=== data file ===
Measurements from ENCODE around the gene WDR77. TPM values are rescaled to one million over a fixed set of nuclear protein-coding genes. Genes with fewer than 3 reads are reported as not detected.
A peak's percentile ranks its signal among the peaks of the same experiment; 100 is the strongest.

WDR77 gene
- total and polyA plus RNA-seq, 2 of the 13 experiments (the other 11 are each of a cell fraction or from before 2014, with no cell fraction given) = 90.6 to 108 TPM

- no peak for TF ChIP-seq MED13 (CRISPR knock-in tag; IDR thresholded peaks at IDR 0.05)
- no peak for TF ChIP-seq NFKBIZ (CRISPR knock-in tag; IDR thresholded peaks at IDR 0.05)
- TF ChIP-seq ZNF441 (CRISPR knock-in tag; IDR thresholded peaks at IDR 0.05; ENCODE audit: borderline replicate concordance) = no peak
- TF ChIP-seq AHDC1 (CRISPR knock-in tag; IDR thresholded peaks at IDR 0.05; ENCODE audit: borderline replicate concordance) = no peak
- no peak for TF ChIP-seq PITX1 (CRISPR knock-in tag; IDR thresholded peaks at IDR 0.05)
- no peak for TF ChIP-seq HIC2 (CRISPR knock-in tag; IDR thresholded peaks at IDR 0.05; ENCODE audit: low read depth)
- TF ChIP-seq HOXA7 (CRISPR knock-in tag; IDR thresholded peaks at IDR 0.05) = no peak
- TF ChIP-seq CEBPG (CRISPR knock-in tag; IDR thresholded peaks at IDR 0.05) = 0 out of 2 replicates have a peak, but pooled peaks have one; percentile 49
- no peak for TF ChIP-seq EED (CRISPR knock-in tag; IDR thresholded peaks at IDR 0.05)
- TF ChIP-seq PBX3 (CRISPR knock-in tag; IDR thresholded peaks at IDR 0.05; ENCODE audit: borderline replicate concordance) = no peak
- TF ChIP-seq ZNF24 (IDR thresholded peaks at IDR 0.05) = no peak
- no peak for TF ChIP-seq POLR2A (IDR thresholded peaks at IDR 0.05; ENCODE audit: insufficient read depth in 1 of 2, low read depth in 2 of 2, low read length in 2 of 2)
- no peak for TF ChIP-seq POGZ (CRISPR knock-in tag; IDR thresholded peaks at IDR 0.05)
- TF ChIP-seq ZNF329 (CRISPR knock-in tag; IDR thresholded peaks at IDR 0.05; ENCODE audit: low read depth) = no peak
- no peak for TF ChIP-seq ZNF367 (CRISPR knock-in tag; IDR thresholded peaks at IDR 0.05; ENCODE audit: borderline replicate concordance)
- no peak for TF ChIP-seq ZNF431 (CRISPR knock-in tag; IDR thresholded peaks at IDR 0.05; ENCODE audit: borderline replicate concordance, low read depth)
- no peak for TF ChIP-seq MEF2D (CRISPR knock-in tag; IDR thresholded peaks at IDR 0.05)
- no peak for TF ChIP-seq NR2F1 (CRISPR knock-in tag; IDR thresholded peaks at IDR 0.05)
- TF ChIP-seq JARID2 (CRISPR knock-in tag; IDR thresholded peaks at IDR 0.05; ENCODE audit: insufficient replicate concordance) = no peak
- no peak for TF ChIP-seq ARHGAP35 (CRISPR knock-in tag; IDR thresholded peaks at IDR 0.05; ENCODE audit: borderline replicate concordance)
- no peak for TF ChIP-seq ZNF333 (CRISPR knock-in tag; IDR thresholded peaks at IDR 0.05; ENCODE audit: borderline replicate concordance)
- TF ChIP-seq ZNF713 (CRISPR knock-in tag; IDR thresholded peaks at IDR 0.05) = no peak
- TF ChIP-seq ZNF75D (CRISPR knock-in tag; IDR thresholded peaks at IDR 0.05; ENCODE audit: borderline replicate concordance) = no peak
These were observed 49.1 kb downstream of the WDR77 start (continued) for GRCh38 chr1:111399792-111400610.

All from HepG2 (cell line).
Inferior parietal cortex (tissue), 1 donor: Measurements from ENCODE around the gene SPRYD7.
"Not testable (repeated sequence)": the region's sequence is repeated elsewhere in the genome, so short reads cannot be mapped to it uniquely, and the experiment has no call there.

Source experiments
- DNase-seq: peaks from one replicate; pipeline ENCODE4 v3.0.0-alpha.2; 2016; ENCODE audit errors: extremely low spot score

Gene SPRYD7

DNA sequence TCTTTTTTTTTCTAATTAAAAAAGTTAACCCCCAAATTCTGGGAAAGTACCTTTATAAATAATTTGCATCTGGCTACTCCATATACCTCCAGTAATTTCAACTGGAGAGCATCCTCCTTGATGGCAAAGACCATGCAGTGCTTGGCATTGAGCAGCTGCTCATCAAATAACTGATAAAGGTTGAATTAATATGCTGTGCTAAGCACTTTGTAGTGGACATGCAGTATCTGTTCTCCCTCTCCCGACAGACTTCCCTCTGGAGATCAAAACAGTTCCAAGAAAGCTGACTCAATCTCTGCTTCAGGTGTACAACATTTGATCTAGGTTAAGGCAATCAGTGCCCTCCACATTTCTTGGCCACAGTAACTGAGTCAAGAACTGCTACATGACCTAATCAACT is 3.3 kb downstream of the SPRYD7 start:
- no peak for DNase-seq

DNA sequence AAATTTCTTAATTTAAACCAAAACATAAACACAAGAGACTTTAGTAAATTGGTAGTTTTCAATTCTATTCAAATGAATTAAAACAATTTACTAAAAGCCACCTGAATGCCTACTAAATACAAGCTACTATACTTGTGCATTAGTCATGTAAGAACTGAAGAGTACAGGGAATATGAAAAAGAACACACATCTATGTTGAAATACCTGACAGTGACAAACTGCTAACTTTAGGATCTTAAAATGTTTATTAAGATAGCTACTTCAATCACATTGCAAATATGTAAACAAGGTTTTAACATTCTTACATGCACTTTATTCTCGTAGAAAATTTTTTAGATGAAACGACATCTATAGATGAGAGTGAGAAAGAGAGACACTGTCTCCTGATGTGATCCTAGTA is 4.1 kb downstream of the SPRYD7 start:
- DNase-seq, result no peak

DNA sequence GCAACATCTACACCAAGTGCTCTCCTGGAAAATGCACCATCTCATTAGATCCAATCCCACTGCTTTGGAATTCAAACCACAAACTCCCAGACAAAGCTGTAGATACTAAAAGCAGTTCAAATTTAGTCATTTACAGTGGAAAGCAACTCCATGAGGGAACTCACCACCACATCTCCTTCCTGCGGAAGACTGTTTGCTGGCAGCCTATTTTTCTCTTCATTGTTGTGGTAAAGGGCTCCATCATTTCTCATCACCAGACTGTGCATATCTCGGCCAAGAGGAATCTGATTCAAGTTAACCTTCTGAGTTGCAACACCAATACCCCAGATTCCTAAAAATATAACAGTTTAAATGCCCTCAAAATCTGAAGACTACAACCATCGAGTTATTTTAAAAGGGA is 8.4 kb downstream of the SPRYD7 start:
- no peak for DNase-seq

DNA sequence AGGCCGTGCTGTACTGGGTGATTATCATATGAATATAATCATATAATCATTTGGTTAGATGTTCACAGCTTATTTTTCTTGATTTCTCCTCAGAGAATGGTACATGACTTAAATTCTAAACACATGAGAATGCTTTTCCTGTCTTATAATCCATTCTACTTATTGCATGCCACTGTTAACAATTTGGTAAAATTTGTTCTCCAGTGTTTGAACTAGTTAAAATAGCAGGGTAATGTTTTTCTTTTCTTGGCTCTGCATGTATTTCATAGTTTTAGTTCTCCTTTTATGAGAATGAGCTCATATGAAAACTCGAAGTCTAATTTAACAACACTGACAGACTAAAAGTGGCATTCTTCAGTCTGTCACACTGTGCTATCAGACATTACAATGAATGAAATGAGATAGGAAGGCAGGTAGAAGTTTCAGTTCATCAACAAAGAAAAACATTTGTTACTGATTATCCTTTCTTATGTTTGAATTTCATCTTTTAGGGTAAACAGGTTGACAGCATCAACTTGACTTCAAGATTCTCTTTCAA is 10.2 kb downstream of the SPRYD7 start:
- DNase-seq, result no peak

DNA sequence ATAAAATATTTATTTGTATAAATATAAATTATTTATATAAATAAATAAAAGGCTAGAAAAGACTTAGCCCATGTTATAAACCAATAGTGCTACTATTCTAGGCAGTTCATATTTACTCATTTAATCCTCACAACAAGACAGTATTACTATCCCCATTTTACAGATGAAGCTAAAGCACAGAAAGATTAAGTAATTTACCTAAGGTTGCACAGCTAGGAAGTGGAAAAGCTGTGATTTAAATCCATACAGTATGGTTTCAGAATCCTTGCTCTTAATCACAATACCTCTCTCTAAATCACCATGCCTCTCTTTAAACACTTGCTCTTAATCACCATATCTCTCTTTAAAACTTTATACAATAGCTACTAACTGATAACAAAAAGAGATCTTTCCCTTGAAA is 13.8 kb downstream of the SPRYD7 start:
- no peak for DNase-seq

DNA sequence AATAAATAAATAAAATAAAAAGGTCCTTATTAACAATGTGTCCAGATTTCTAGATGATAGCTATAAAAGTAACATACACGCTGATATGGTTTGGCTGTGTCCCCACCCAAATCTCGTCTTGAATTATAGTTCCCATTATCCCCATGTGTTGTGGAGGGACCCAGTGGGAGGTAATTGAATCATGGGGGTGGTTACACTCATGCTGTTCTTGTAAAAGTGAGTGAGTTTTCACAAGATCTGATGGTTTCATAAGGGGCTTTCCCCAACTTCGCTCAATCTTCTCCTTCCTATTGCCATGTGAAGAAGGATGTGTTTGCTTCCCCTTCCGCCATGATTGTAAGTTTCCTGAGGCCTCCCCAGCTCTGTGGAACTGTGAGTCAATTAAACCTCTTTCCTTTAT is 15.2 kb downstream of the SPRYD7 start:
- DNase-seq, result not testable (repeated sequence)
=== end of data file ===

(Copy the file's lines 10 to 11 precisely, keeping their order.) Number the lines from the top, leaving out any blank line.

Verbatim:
- no peak for TF ChIP-seq HIC2 (CRISPR knock-in tag; IDR thresholded peaks at IDR 0.05; ENCODE audit: low read depth)
- TF ChIP-seq HOXA7 (CRISPR knock-in tag; IDR thresholded peaks at IDR 0.05) = no peak